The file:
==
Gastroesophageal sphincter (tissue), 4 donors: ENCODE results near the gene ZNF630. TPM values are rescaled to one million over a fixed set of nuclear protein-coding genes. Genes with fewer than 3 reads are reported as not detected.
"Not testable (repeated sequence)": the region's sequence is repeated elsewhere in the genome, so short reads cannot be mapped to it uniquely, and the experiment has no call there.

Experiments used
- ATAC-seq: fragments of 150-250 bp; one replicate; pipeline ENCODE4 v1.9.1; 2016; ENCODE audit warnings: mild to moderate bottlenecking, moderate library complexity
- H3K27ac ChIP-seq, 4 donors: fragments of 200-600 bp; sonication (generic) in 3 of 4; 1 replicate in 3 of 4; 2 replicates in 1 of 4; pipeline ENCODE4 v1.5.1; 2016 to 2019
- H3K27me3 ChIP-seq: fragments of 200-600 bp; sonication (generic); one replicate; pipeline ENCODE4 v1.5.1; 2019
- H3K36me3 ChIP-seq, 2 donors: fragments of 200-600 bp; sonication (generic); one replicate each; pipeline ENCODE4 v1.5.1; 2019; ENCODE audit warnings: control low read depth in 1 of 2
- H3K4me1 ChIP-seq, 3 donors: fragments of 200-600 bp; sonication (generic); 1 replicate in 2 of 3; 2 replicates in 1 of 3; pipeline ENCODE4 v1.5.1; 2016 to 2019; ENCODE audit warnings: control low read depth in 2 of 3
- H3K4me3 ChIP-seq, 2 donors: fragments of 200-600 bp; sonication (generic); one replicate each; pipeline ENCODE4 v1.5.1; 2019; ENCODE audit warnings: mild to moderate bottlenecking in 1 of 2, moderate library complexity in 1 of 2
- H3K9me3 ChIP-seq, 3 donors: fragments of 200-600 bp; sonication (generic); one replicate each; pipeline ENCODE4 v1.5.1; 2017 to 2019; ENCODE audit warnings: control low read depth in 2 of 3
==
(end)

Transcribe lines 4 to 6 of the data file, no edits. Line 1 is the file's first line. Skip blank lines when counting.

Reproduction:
- ATAC-seq: fragments of 150-250 bp; one replicate; pipeline ENCODE4 v1.9.1; 2016; ENCODE audit warnings: mild to moderate bottlenecking, moderate library complexity
- H3K27ac ChIP-seq, 4 donors: fragments of 200-600 bp; sonication (generic) in 3 of 4; 1 replicate in 3 of 4; 2 replicates in 1 of 4; pipeline ENCODE4 v1.5.1; 2016 to 2019
- H3K27me3 ChIP-seq: fragments of 200-600 bp; sonication (generic); one replicate; pipeline ENCODE4 v1.5.1; 2019